There doesn't look to be too much unique about where it lives. It lives mostly in pine forest, but also oak and other deciduous, as well as evergreen jungle. It prefers secondary forest, which is forest that has had some human development in it, which does not seem unusual for the smaller owls in particular. The smaller regrown trees and cut down areas from human interference clears out better flight paths for them to hunt.

This is also one of the pygmy owls lacking the "false eyes" on the back of the head.

Pakistan pine forest (Miranjani)

https://lemmy.world/pictrs/image/62d9684f-7634-454d-8050-f13790242ea7.jpeg

Thailand pine forest (Phurua National Park)

https://lemmy.world/pictrs/image/e398eb86-c60d-4259-a02b-e080c76680fb.jpeg

China rhododendron forest (Yumthang Valley)

https://lemmy.world/pictrs/image/ffe56ac3-faf5-4975-af95-5d846d717a71.jpeg

Looking at a list of commonly spotted Thai nocturnal birds doesn't seem to make any one trend seem to stand out, there's quite the variety in here.

anon6789 ,
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I did a little informal comparison between my posts and the ones at r/Superbowl, and whole the ratio was at least decently better at the time, I still get disappointed if I don't get a few comments on each post.

The likes are great and all, but to me, that just kinda feels like I'm just checking off boxes. It's the most basic form of approval.

Comments though are what really let me know making the posts are worth my time. It lets me know I'm reaching you guys enough to make you say "hey this is cool." And actual questions or you sharing something about a life experience, etc is worth way more than a hundred upvotes because it lets me know I've triggered good feelings in you from something I posted and it makes me want to post a hundred more things to do that again.

I always make sure to thank my commenters and let them know by replying, they are doing something as important as I am by posting. Without them completing the other side of the equation, it's just me telling into the void, and it's boring for me and makes posting a chore. But by you saying literally anything positive, I know I'm having an impact on your day, hopefully in a positive way, and that encourages me to post more, making a positive feedback cycle that will keep this a good place to come.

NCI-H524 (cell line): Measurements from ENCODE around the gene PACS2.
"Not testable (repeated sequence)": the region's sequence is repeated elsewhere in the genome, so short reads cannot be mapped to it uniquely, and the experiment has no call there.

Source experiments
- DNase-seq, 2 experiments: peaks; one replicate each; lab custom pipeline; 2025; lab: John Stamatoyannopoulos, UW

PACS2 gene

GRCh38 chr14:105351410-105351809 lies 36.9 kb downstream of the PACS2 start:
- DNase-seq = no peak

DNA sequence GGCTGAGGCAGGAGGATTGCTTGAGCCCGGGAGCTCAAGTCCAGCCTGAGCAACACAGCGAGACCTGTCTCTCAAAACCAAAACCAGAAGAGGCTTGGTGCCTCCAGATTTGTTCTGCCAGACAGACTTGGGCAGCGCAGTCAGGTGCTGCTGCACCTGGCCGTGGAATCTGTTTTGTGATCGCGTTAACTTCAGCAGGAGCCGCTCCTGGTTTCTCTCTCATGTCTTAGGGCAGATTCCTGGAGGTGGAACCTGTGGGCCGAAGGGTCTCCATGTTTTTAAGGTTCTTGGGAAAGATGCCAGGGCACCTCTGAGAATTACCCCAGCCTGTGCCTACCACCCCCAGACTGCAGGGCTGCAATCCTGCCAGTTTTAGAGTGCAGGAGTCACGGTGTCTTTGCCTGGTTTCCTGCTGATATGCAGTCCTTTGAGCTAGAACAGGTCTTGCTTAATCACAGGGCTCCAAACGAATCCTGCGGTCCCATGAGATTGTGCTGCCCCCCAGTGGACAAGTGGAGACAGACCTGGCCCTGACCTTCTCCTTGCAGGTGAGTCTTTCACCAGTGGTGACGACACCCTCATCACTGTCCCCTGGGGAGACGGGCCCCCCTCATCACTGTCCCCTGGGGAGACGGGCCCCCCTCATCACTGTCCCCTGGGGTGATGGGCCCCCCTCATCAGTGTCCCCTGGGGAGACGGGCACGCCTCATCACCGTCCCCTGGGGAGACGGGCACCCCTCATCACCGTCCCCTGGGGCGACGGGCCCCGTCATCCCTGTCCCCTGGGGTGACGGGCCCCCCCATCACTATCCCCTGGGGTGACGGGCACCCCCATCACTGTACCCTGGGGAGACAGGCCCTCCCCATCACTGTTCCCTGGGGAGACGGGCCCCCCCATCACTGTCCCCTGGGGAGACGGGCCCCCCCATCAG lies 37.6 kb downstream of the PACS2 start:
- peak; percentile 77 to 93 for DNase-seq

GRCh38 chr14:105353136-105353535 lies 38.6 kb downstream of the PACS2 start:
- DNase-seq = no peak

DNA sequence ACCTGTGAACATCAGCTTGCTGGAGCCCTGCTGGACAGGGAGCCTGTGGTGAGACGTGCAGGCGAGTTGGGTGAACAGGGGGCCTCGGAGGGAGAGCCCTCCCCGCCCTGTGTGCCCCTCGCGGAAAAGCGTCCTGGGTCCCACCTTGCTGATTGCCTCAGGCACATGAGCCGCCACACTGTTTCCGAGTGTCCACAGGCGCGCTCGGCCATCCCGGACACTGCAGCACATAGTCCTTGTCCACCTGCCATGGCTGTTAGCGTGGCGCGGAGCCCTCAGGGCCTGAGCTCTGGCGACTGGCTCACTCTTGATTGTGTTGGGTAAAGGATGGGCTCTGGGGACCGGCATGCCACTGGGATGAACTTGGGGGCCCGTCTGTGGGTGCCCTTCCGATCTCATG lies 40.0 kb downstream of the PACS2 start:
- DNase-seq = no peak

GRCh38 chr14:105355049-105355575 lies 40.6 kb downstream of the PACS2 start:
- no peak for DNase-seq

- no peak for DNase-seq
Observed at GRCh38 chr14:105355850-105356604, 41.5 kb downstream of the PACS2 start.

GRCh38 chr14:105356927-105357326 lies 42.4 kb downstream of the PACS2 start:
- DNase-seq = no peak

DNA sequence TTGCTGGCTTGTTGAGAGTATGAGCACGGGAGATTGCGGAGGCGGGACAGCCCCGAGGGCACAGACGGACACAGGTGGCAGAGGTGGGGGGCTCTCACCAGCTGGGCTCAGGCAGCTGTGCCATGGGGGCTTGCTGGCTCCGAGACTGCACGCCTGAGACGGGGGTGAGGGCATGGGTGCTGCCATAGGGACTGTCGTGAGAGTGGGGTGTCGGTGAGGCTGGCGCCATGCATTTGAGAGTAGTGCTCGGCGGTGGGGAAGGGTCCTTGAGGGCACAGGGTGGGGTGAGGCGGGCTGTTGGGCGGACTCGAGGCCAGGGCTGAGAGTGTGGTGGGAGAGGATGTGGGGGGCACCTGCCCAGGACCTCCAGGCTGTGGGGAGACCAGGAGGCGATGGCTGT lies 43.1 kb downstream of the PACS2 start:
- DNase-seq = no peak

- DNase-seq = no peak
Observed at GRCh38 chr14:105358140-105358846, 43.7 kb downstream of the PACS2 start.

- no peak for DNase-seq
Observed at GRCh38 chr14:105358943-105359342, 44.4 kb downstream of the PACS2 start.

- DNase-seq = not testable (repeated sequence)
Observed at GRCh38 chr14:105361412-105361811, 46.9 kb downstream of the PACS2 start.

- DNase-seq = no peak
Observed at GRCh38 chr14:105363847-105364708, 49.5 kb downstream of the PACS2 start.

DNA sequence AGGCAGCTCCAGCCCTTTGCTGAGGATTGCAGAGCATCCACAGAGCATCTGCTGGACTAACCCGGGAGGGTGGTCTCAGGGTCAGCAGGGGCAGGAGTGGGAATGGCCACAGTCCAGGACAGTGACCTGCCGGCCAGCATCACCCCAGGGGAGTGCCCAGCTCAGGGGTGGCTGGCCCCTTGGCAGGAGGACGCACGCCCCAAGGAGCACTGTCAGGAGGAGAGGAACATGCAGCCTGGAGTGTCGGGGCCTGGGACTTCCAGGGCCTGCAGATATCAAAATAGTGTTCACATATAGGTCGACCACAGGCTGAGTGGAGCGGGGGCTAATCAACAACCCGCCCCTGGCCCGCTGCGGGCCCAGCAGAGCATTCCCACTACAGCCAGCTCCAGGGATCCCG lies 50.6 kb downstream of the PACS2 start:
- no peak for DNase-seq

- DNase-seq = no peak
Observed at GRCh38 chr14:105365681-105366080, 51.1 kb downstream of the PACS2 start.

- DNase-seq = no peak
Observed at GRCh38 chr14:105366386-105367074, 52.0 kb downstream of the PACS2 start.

anon6789 ,
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I don't have kids, but I have borrowed some nieces to take apple and strawberry picking and it's fun seeing them destroy some delicious fruits!

I keep hoping vertical farming or hydroponics, etc will catch on and bring foods back closer to home. As long as we have sunny parts of the world with cheap land and labor, it won't be viable though as a business. Maybe in a few decades...

I've tried container gardening a bit, as I didn't have a yard, and while the results were meager due to my lack of farmer knowledge, they were still tasty. Can't beat peak picking time, no matter how small the result may be!

anon6789 ,
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I think it was Ocean Spray cranberries were on How It's Made or another show like that where they showed their laser powered cranberry grader that would ID perfect berries at near supersonic speed and an air puff would shoot any imperfect ones off the line. That was pretty cool.

Produce samples would be nice! Could probably do that at the farmers market.

anon6789 ,
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It's a great idea for people that have that available. I've looked into it but the one near me the box is so big for the 2 of us I don't think we'd ever be able to finish it!

The farm owner is a bit of a jerk, but he's still a local jerk at least! 😝

anon6789 ,
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I've come across a few people that seem to hate eating is a part to survival. What are they eating that they hate all food? There are so many yummy things out there!

anon6789 ,
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I've gone to prepping breakfast and lunch the night before. It's not 100% as good, but it beats cooking and cleaning as a zombie at 5am.

anon6789 ,
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That's fair. It's been a while now, but we weren't poor , both my parents were pretty crappy cooks and since everything was either dry/tough or mush, there were a lot of foods i didn't like until many years later. If all you have is a corner store or dollar store to get stuff from, you can only do so much to it to make it something exciting.